Strategic Communication and Public Relations

DKFZ Innovation Award presented for the first time

No. 36 | 21/06/2021 | by Koh

A novel immunization system allows the generation of protective antibodies against almost any molecule: This achievement by DKFZ researcher Nina Papavasiliou has been honored by the ‚Friends of the German Cancer Research Center' association with the first-ever DKFZ Innovation Award.

Nina Papavasiliou
© Jutta Jung, DKFZ

The "Friends of the German Cancer Research Center" association supports the DKFZ and aims to help strengthen its position in international competition. With the newly established DKFZ Innovation Award, the association aims to honor researchers whose highly innovative work bridges the gap between basic research and practical application with commercialization potential.

The jury awarded the prize, which was presented for the first time this year, to Nina Papavasiliou. The DKFZ immunologist received the €25,000 award for developing an immunization system that can be used to generate protective, so-called neutralizing antibodies against virtually any foreign molecule.

"Nina Papavasiliou had the extraordinary idea of using her research results to solve a completely different problem. Science that can be directly applied in practice and can help improve people's health - this application convinced us," says Ulrike Thümmel, the first chairwoman of the ‚Friends of the DKFZ Association'.

Michael Baumann, Chairman of the DKFZ Board, comments: Our research at DKFZ is consistently translational. This means that we examine all results for their usability and, wherever possible, we encourage our scientists to engage in commercial exploitation. Only in this way can scientific progress rapidly benefit patients. Nina Papavasiliou's immunization system is an excellent example of successful translation."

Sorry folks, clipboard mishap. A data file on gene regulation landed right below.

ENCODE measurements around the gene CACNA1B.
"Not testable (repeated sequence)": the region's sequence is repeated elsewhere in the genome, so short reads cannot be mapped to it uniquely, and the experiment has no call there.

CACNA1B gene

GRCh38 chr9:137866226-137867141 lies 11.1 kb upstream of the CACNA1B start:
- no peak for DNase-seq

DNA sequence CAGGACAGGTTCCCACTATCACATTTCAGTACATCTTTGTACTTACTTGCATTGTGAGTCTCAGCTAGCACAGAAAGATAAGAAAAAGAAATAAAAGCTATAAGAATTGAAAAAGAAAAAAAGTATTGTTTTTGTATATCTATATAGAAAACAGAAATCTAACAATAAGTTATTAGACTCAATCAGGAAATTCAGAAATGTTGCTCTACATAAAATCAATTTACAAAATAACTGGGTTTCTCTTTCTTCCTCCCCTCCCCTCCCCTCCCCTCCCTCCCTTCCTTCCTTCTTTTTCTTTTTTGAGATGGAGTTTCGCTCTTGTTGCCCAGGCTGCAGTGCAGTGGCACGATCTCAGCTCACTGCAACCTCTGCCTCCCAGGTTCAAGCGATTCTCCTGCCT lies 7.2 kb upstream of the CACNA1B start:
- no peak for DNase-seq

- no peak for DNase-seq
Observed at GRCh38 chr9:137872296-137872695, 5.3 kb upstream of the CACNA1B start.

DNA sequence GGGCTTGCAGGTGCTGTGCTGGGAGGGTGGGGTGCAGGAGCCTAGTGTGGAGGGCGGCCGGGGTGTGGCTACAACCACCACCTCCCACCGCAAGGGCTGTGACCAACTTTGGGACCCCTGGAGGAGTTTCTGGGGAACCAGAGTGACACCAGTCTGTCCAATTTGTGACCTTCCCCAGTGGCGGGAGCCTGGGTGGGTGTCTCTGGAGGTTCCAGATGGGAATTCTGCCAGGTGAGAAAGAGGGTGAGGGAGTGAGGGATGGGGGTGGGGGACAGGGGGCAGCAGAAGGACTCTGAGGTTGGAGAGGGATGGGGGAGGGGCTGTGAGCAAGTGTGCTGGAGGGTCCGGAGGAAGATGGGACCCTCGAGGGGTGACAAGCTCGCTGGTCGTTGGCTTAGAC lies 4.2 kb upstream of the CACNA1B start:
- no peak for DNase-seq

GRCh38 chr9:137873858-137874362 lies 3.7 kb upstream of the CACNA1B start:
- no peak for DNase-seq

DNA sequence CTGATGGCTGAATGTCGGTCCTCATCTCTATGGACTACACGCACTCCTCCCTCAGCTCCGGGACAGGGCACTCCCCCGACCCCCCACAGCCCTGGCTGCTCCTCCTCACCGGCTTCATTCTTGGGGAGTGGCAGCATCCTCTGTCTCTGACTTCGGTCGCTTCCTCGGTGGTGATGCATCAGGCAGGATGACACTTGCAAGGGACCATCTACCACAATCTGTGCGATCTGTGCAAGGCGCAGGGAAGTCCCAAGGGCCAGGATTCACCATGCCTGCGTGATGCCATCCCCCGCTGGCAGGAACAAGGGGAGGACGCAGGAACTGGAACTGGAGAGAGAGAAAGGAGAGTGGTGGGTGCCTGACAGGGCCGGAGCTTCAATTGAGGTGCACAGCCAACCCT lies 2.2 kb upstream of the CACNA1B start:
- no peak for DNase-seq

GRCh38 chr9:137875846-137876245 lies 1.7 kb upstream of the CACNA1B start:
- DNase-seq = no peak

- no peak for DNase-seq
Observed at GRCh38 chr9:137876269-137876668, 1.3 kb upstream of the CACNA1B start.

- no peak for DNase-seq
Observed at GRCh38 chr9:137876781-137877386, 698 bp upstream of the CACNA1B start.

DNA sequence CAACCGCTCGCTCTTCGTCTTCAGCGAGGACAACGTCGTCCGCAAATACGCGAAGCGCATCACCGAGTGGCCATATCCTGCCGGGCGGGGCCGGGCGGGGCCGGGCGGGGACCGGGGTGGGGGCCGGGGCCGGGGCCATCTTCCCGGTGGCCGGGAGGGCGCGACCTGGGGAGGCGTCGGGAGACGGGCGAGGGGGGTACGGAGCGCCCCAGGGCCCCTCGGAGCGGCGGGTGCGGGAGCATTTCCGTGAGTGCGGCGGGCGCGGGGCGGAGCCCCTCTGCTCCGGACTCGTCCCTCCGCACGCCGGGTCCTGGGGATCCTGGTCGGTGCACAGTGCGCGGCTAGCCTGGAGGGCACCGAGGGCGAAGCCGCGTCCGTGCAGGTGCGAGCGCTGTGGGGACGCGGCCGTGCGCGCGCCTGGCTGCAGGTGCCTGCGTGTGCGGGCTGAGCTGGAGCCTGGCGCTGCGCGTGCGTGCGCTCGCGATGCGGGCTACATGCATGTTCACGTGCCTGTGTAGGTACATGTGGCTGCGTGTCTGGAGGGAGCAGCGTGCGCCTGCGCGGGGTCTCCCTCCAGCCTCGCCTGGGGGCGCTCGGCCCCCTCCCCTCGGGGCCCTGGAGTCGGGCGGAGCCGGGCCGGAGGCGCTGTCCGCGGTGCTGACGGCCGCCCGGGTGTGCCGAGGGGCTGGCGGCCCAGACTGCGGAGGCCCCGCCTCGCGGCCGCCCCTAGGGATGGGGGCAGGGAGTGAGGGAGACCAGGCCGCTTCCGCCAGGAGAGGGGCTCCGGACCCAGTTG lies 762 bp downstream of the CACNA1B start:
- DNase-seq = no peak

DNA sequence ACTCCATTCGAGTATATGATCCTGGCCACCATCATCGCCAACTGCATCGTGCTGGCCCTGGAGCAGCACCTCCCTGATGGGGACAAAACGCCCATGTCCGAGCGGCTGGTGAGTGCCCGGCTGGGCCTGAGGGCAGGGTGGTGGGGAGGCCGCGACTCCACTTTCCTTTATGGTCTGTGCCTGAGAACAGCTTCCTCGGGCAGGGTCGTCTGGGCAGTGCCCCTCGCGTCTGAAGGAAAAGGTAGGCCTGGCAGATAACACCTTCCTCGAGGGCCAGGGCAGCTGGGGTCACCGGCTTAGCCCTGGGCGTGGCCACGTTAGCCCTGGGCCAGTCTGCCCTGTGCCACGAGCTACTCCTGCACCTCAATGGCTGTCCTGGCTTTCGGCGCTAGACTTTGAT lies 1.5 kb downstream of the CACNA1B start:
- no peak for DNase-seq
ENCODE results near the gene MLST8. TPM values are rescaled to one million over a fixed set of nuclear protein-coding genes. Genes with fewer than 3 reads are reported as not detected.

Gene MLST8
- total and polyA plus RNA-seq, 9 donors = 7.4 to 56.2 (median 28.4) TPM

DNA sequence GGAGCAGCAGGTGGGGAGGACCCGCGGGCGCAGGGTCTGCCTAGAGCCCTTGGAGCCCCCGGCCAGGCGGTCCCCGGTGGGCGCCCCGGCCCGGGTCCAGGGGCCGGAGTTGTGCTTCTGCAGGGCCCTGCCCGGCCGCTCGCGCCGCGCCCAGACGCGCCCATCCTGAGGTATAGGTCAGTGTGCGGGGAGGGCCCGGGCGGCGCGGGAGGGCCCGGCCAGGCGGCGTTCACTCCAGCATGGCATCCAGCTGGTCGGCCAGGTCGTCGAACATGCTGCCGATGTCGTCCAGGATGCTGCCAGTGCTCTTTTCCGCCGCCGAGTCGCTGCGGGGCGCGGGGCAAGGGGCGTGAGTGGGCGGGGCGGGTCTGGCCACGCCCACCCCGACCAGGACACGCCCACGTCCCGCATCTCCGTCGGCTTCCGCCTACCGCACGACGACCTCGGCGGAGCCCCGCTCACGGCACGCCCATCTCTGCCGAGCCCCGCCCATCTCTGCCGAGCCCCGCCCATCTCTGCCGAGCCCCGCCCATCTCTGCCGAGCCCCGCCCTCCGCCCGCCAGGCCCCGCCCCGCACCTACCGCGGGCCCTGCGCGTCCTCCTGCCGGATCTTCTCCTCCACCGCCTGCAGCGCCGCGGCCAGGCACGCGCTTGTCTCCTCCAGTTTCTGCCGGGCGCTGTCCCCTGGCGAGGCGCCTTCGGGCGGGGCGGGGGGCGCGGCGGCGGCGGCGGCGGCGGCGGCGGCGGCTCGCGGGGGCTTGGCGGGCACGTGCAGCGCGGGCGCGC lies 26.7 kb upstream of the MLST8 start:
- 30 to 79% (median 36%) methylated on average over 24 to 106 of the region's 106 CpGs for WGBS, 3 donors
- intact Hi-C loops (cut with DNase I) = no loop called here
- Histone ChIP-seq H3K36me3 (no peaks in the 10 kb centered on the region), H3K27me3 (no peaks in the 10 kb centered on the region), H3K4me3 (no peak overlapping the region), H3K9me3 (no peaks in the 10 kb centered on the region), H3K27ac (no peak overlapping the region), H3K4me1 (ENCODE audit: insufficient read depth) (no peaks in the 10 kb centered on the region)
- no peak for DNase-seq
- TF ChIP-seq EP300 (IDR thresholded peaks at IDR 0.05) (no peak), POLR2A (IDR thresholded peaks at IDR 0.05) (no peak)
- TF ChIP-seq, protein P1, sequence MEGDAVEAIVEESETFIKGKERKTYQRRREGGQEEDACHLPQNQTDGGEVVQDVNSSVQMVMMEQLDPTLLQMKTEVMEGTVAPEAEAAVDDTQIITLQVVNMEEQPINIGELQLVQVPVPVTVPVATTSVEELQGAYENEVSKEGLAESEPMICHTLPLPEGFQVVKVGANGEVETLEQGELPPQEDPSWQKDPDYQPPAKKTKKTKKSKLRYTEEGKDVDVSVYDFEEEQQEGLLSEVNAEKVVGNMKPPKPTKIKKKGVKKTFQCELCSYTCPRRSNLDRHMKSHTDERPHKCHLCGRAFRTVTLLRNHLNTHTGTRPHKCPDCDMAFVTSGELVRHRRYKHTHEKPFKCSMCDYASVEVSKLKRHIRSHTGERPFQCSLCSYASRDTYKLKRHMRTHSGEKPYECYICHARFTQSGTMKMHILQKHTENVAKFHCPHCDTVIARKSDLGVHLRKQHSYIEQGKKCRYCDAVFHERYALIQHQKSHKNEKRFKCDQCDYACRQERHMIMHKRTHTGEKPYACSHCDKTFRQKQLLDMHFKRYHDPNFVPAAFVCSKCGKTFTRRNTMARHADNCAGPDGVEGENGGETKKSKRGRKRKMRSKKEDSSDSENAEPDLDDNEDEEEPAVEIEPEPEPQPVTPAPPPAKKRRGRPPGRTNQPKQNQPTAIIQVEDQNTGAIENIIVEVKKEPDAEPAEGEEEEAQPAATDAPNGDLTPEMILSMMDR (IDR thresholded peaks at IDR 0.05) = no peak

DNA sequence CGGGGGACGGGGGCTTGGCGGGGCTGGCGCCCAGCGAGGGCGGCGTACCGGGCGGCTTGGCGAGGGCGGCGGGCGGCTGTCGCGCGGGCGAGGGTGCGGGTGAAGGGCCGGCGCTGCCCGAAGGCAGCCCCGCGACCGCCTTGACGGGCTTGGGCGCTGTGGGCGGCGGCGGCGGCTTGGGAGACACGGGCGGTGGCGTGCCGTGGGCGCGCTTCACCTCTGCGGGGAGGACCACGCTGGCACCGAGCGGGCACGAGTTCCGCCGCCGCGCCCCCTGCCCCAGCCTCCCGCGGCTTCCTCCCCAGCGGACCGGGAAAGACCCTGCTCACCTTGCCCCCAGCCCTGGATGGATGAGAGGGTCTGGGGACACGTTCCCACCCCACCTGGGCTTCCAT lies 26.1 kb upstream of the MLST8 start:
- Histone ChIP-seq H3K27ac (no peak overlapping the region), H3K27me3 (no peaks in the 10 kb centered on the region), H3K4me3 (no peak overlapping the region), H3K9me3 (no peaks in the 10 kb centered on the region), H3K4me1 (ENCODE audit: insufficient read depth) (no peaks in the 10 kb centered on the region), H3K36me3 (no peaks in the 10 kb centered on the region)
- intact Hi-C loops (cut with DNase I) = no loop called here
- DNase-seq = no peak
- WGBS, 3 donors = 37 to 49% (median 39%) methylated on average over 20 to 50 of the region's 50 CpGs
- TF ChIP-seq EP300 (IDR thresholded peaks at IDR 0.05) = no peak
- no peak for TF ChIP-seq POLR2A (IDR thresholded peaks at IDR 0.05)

The surprising idea behind Papavasiliou's invention: She uses African trypanosomes, single-celled parasites known to cause human sleeping sickness and severe livestock diseases. The trypanosomes live in the bloodstream and must therefore protect themselves well against antibody attacks. Their surface is covered with many millions of identical proteins, called VSG, which stimulate the immune system to produce large amounts of neutralizing antibodies. However, as soon as the antibody response is triggered, the parasite abruptly exchanges all the VSGs on its surface for a new, modified version - so the immune system is always lagging behind in a real trypanosome infection.

Even if the parasite ultimately tricks human immune defenses, Papavasiliou and colleagues realized that the highly immunogenic densely packed VSGs are an excellent carrier to induce antibodies against almost any molecule. For this purpose they use killed trypanosomes whose membranes form microscopic vesicles after ultrasound treatment, and which remain densely packed with VSG just like the intact pathogen. An enzymatic process is used to couple the desired vaccine antigen to the "tips" of the VSG. After vaccination, which does not even require enhancers (adjuvants), the body produces large amounts of neutralizing antibodies against the coupled antigen.

"With this system, we manage to induce antibody responses even against "difficult" antigens," explains immunologist Papavasiliou. "For example, standard immunization methods cannot generate antibodies against small chemical molecules, such as pharmaceutical agents." Using the trypanosome immunization system, she and colleagues have already succeeded in generating antibodies against the opioid fentanyl. Fentanyl abuse and addiction is widespread in the U.S., resulting in numerous deaths. "Our idea is to vaccinate against fentanyl to produce neutralizing antibodies that render the drug harmless. In this way we prevent intoxication and block overdose," says Papavasiliou.